Date of Award


Document Type


Degree Name

Master of Science (MS)


College of Science and Mathematics


Earth and Environmental Studies

Thesis Sponsor/Dissertation Chair/Project Chair

Stefanie Brachfeld

Committee Member

Sandra Passchier

Committee Member

Matthew L. Gorring


This thesis examines potential carriers of magnetic anomalies found in remote areas where direct sampling is impossible. The areas examined are the southern hemisphere of Mars and the East Antarctic Margin. We examine the rock magnetic and remanence properties of synthetic Mars basalts and Antarctic dropstones, to predict the type and intensity of anomaly they would produce.

The anomalies measured within the Martian crust are entirely remanent magnetization and are remarkably orders of magnitude stronger than the strongest terrestrial anomaly. Two basalt compositions denoted M-type and T-type, deemed relevant to the crust of Mars, were synthesized to examine contrasts in rock magnetic and remanence properties following identical thermal histories and oxygen fugacity conditions. We examine the magnetic mineral assemblages produced and assess if they are efficient remanence carriers. The composition denoted T-type is rich in Al and poor in Fe, reflecting constraints provided by thermal emission spectroscopy that the Martian crust is somewhat terrestrial in character. The M-type composition is poor in Al and rich in Fe, reflecting the composition of basaltic liquid in equilibrium with Martian meteorite phase assemblages. The two compositions are identical with respect to MgO, SÌO2 , and TÌO2 . Batches of each composition were cooled from above 1200 °C to 1070 °C at 4 °C/h and annealed at 1070°C for 100 h, then quenched. Samples were then held at 650°C for periods ranging from 21 to 158 days under quartz-fayalite-magnetite (QFM)/02 buffer conditions, then quenched. The experimental conditions are germane to shallow igneous intrusions, which might be a significant volumetric fraction of the Martian crust and potential carriers of crustal magnetic anomalies, and provide an important contrast to a previous set of fast-cooled (3-230 °C/h) basalts our group performed on the same two compositions.

M-type samples contain Fe-Ti-Al-Mg oxide grains 40-50 pm in diameter with skeletal and equant euhedral morphologies. T-type samples contain equant euhedral Fe- Ti-Al-Mg oxides with grain diameters ranging from 15-30 pm as well as elongated anhedral ilmenite grains. For M-type samples both the starting material and the samples annealed at 650 °C have narrow multidomain hysteresis loops. T-type starting materials and samples annealed at 650 °C have pseudo single domain (PSD) hysteresis loops, but the annealed samples plot lower and to the right within the PSD field on a Day plot, indicating coarser magnetic grains. Alternating field demagnetization of anhysteretic remanent magnetization (ARM) shows median destructive fields < 10 mT. M-type samples exhibited higher magnetic susceptibility and intensity of remanence than T-type samples. Both M-type and T-type samples carry an intense natural remanent magnetization (NRM). The NRM is inferred to be a thermoremanent magnetization (TRM) acquired during quenching and air-cooling after the 650 °C anneal. NRM values range from 0.03 to 170 mAm2/kg for M-type samples and 0.005 to 47 mAm2/kg for Ttype samples, values comparable to those observed in rapidly cooled synthetic basalts of the same chemical composition. However, the slow- cooled samples have a much “softer” coercivity spectrum. The multi-domain magnetic mineral assemblage suggests that while intrusions generated by slow-cooled basaltic melts are capable of carrying intense TRMs they may be less stable over geologic time.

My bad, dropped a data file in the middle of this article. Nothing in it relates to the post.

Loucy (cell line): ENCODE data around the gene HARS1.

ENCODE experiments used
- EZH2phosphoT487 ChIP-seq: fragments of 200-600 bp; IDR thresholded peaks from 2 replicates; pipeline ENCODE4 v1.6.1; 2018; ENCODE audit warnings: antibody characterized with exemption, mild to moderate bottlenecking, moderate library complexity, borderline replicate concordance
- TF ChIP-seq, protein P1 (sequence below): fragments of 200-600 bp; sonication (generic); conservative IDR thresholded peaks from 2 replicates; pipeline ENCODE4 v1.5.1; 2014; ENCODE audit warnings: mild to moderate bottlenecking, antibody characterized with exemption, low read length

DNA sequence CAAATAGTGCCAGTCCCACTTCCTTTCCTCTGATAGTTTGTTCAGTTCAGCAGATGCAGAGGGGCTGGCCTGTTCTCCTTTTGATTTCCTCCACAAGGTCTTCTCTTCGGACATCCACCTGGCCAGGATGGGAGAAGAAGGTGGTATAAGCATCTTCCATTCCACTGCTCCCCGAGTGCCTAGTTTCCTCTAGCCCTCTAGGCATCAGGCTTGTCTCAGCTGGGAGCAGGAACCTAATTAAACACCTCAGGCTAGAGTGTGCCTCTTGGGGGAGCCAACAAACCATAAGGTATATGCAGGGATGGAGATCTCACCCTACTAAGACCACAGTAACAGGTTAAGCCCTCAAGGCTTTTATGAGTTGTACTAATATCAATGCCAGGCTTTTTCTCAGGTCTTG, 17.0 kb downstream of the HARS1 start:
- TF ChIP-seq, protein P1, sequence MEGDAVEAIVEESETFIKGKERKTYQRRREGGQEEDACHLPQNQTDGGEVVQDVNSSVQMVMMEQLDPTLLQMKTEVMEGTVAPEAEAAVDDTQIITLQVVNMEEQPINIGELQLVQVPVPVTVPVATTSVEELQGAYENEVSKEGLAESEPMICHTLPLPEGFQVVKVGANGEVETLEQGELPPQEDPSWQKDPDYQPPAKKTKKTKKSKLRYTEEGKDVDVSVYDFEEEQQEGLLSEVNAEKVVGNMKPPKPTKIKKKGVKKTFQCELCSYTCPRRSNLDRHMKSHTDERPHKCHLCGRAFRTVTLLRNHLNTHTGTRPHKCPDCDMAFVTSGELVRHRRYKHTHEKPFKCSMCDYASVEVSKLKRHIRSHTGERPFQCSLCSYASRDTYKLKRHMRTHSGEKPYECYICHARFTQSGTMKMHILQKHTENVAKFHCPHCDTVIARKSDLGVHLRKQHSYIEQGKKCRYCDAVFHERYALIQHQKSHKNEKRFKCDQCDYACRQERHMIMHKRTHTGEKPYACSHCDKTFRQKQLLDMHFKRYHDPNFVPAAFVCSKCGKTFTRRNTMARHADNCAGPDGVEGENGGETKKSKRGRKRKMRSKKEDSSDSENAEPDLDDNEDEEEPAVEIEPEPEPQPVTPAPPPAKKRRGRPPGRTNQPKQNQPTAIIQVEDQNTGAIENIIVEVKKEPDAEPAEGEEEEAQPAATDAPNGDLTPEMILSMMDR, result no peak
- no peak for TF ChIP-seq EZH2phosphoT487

The second portion of this study presents a catalog of the magnetic and petrographic properties of dropstones collected by United States Antarctic Program cruise NBP01-01. These dropstones provide direct samples of the subglacial geology and provide a range of susceptibility values, intensity of natural remanent magnetization, and description of the carriers of magnetization, which can help in the interpretation of magnetic anomaly surveys. Samples were collect in three main regions along the East Antarctic Margin, including the George V Coast, Prydz Bay, and MacRobertson Land. The samples are examined and classified optically through thin section analysis, and characterized magnetically through magnetic susceptibility, natural remanent magnetization, magnetic hysteresis, scanning electron microscopy and thermomagnetic measurements. The potential for each sample to generate a dominant induced or remnant magnetization was calculated using the Koenigsberger ratio, Q; where Q = Total Remnant Magnetization / Total Induced Magnetization. The majority of magnetic minerals are found in low abundances (<1%) in granitic and metamorphic rocks and displayed Q values less than 1, suggesting they would produce induced dominated anomalies. The exception to this are two mafic igneous rocks, vesicular basalt and dolerite, that possess single domain magnetic minerals and recorded remanences several orders of magnitude higher than other east Antarctic rock types.

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